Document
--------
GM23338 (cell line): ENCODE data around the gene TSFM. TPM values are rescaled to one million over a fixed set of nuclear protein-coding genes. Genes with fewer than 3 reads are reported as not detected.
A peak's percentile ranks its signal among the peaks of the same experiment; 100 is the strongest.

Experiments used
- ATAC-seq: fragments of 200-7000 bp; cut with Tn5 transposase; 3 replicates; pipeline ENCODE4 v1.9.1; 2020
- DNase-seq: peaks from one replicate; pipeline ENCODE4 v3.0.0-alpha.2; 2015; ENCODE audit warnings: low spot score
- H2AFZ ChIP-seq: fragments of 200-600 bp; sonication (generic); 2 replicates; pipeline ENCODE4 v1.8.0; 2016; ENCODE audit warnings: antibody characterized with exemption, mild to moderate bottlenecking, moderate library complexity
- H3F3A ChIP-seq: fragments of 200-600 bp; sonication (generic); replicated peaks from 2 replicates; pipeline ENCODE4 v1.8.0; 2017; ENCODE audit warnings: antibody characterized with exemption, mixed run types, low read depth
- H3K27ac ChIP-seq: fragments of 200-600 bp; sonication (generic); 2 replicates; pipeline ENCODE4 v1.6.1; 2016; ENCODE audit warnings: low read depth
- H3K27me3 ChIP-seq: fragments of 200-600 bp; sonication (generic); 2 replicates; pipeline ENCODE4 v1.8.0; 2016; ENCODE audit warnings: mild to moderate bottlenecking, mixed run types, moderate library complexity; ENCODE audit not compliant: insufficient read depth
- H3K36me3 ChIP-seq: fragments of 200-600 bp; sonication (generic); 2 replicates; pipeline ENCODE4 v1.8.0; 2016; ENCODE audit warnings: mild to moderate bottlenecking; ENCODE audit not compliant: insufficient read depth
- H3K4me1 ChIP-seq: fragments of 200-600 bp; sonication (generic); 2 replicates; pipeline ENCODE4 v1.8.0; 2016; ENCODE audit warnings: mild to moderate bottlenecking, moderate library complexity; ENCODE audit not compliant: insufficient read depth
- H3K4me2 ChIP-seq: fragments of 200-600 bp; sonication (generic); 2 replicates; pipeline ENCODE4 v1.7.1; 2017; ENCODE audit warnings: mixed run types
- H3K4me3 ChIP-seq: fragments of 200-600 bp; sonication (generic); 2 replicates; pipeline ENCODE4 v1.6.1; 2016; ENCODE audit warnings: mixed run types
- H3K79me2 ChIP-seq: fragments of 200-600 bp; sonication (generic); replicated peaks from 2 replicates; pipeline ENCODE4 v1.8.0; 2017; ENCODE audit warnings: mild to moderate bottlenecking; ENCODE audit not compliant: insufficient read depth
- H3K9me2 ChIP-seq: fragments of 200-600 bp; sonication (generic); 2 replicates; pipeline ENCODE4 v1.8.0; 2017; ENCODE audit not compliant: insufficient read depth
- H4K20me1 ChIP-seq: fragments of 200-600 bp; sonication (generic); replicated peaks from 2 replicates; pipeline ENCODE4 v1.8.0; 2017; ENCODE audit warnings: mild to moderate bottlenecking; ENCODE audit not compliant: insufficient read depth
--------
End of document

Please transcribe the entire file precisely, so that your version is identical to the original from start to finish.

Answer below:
GM23338 (cell line): ENCODE data around the gene TSFM. TPM values are rescaled to one million over a fixed set of nuclear protein-coding genes. Genes with fewer than 3 reads are reported as not detected.
A peak's percentile ranks its signal among the peaks of the same experiment; 100 is the strongest.

Experiments used
- ATAC-seq: fragments of 200-7000 bp; cut with Tn5 transposase; 3 replicates; pipeline ENCODE4 v1.9.1; 2020
- DNase-seq: peaks from one replicate; pipeline ENCODE4 v3.0.0-alpha.2; 2015; ENCODE audit warnings: low spot score
- H2AFZ ChIP-seq: fragments of 200-600 bp; sonication (generic); 2 replicates; pipeline ENCODE4 v1.8.0; 2016; ENCODE audit warnings: antibody characterized with exemption, mild to moderate bottlenecking, moderate library complexity
- H3F3A ChIP-seq: fragments of 200-600 bp; sonication (generic); replicated peaks from 2 replicates; pipeline ENCODE4 v1.8.0; 2017; ENCODE audit warnings: antibody characterized with exemption, mixed run types, low read depth
- H3K27ac ChIP-seq: fragments of 200-600 bp; sonication (generic); 2 replicates; pipeline ENCODE4 v1.6.1; 2016; ENCODE audit warnings: low read depth
- H3K27me3 ChIP-seq: fragments of 200-600 bp; sonication (generic); 2 replicates; pipeline ENCODE4 v1.8.0; 2016; ENCODE audit warnings: mild to moderate bottlenecking, mixed run types, moderate library complexity; ENCODE audit not compliant: insufficient read depth
- H3K36me3 ChIP-seq: fragments of 200-600 bp; sonication (generic); 2 replicates; pipeline ENCODE4 v1.8.0; 2016; ENCODE audit warnings: mild to moderate bottlenecking; ENCODE audit not compliant: insufficient read depth
- H3K4me1 ChIP-seq: fragments of 200-600 bp; sonication (generic); 2 replicates; pipeline ENCODE4 v1.8.0; 2016; ENCODE audit warnings: mild to moderate bottlenecking, moderate library complexity; ENCODE audit not compliant: insufficient read depth
- H3K4me2 ChIP-seq: fragments of 200-600 bp; sonication (generic); 2 replicates; pipeline ENCODE4 v1.7.1; 2017; ENCODE audit warnings: mixed run types
- H3K4me3 ChIP-seq: fragments of 200-600 bp; sonication (generic); 2 replicates; pipeline ENCODE4 v1.6.1; 2016; ENCODE audit warnings: mixed run types
- H3K79me2 ChIP-seq: fragments of 200-600 bp; sonication (generic); replicated peaks from 2 replicates; pipeline ENCODE4 v1.8.0; 2017; ENCODE audit warnings: mild to moderate bottlenecking; ENCODE audit not compliant: insufficient read depth
- H3K9me2 ChIP-seq: fragments of 200-600 bp; sonication (generic); 2 replicates; pipeline ENCODE4 v1.8.0; 2017; ENCODE audit not compliant: insufficient read depth
- H4K20me1 ChIP-seq: fragments of 200-600 bp; sonication (generic); replicated peaks from 2 replicates; pipeline ENCODE4 v1.8.0; 2017; ENCODE audit warnings: mild to moderate bottlenecking; ENCODE audit not compliant: insufficient read depth